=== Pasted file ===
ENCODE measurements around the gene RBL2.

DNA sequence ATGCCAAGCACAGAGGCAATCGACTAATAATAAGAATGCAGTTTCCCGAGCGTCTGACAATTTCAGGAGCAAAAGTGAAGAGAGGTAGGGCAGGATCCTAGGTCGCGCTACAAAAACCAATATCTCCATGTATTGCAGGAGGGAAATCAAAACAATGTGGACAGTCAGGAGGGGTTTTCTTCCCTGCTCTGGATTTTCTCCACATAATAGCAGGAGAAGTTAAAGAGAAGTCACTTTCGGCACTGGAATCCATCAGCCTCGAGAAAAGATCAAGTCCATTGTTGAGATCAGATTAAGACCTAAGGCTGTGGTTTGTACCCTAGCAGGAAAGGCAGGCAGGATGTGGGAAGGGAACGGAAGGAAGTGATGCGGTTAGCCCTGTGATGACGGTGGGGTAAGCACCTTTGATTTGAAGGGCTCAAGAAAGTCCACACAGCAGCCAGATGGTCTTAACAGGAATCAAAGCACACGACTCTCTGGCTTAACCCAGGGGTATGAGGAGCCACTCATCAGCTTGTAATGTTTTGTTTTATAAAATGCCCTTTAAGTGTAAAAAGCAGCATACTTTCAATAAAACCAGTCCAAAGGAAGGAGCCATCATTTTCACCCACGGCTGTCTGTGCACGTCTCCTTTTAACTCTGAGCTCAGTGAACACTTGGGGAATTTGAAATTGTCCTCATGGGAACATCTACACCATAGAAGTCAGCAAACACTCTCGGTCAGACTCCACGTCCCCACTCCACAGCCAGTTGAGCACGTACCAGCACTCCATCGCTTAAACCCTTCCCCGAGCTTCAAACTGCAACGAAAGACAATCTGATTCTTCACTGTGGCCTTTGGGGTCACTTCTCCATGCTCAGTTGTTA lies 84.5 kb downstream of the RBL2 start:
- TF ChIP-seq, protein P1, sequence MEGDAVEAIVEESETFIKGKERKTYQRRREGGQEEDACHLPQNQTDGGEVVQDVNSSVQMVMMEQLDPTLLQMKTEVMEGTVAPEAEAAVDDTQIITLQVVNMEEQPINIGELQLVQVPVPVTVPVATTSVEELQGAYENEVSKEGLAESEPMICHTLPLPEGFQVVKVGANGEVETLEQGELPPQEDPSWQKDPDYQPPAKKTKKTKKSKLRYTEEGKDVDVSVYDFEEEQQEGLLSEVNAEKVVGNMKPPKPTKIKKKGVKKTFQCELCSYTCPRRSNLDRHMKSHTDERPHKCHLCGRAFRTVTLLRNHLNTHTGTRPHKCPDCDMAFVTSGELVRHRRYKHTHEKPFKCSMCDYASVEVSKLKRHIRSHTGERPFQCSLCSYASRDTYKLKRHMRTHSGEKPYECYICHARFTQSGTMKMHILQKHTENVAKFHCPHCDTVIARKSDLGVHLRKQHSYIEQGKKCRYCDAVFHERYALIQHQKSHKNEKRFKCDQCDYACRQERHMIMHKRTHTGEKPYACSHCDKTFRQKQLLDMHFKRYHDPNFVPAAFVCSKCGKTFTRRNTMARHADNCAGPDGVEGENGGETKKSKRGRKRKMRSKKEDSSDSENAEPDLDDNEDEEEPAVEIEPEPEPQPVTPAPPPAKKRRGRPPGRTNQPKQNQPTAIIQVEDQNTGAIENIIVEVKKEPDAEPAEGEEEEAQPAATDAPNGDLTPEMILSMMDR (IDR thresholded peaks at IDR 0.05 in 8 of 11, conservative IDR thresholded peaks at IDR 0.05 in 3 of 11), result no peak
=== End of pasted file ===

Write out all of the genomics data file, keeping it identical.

ENCODE measurements around the gene RBL2.

DNA sequence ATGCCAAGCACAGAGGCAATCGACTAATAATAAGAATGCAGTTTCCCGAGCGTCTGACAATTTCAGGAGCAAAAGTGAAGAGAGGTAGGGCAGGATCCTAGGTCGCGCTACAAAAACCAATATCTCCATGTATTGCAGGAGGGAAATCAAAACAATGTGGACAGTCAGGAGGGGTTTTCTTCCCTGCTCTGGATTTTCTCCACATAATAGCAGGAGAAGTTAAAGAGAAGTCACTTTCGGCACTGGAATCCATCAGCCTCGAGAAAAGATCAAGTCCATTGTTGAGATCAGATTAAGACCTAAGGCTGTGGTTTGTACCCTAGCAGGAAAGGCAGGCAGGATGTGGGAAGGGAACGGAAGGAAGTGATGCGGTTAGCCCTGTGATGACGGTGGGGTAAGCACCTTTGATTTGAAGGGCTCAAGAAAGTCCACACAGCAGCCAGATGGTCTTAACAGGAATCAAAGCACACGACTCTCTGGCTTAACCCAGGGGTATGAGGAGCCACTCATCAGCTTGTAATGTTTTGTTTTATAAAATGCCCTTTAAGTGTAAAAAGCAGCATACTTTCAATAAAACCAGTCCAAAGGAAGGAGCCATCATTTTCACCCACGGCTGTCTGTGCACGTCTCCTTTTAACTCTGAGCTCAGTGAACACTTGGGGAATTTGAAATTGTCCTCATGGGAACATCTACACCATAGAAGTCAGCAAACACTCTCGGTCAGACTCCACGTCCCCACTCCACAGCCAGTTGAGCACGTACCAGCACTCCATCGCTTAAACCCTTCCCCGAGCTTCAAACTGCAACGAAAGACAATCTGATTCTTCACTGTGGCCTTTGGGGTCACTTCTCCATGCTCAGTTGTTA lies 84.5 kb downstream of the RBL2 start:
- TF ChIP-seq, protein P1, sequence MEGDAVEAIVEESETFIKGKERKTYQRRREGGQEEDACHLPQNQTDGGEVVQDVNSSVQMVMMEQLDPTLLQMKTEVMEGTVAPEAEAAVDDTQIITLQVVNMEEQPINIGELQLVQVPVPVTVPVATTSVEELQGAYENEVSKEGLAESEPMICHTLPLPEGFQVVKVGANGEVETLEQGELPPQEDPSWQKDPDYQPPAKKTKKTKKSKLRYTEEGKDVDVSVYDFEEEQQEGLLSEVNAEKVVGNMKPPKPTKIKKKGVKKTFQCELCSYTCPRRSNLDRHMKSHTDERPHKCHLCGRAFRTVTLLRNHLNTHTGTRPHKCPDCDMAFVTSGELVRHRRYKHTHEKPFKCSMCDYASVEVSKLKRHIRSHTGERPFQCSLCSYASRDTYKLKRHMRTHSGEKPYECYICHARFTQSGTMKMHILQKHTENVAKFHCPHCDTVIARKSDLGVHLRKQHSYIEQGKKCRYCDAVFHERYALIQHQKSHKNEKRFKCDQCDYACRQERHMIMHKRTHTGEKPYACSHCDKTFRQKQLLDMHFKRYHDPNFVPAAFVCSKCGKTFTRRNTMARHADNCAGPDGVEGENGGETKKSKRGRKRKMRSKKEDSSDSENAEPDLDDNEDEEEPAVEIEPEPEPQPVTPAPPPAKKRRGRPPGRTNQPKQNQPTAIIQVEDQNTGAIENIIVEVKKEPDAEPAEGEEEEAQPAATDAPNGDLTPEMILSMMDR (IDR thresholded peaks at IDR 0.05 in 8 of 11, conservative IDR thresholded peaks at IDR 0.05 in 3 of 11), result no peak